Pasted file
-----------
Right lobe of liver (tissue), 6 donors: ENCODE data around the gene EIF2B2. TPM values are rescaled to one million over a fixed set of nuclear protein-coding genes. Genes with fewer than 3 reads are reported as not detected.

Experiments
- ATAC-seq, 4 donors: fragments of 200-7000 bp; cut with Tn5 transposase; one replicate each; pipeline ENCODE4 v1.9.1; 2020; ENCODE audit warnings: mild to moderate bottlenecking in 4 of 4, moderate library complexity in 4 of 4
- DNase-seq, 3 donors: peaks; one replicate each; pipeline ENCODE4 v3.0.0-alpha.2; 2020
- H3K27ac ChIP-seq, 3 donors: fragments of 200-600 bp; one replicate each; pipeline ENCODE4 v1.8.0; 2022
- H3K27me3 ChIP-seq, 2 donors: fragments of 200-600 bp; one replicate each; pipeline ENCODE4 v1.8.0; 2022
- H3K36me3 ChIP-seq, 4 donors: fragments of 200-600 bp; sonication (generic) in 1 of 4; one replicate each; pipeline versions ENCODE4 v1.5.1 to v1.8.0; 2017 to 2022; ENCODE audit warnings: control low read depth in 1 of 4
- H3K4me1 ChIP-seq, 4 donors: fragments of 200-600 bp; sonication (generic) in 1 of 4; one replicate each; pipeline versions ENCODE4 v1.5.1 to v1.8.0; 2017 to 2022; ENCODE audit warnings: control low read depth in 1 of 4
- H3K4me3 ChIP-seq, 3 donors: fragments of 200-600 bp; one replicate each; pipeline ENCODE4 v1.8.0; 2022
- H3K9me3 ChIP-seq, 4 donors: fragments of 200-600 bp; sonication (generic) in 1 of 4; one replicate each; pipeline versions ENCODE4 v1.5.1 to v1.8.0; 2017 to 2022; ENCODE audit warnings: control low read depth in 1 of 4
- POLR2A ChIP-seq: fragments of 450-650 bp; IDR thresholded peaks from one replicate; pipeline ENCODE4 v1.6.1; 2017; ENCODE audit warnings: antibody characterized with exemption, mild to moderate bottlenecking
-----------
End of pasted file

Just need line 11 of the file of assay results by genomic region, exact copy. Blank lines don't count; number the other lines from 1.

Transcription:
- POLR2A ChIP-seq: fragments of 450-650 bp; IDR thresholded peaks from one replicate; pipeline ENCODE4 v1.6.1; 2017; ENCODE audit warnings: antibody characterized with exemption, mild to moderate bottlenecking